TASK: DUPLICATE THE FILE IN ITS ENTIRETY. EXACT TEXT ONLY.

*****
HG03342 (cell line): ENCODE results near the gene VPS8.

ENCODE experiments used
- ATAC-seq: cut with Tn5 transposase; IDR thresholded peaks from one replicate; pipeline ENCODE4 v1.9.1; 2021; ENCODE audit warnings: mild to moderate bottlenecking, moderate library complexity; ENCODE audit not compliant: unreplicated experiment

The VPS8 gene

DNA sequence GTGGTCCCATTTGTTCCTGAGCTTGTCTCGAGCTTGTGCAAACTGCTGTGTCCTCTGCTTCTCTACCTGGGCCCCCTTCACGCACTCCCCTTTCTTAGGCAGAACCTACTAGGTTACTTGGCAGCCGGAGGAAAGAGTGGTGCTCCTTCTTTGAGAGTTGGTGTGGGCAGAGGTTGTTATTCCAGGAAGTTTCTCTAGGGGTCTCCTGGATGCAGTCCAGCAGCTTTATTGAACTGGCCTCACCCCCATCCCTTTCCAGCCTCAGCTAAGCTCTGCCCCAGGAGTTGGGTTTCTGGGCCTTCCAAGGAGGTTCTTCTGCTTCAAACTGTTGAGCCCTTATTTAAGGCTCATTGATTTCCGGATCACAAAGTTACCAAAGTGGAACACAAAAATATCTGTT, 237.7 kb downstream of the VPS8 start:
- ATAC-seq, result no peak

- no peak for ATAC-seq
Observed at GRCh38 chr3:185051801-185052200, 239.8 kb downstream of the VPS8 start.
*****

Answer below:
HG03342 (cell line): ENCODE results near the gene VPS8.

ENCODE experiments used
- ATAC-seq: cut with Tn5 transposase; IDR thresholded peaks from one replicate; pipeline ENCODE4 v1.9.1; 2021; ENCODE audit warnings: mild to moderate bottlenecking, moderate library complexity; ENCODE audit not compliant: unreplicated experiment

The VPS8 gene

DNA sequence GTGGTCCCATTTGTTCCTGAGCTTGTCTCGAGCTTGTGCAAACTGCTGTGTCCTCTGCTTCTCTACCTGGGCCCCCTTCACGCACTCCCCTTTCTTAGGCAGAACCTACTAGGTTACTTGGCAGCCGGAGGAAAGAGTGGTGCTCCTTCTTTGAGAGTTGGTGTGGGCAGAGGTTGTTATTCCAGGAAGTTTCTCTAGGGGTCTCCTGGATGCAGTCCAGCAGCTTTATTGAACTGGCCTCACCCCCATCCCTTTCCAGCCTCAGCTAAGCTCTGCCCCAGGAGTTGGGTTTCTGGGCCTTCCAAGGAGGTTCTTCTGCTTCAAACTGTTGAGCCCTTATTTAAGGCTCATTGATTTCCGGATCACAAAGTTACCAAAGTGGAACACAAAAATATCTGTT, 237.7 kb downstream of the VPS8 start:
- ATAC-seq, result no peak

- no peak for ATAC-seq
Observed at GRCh38 chr3:185051801-185052200, 239.8 kb downstream of the VPS8 start.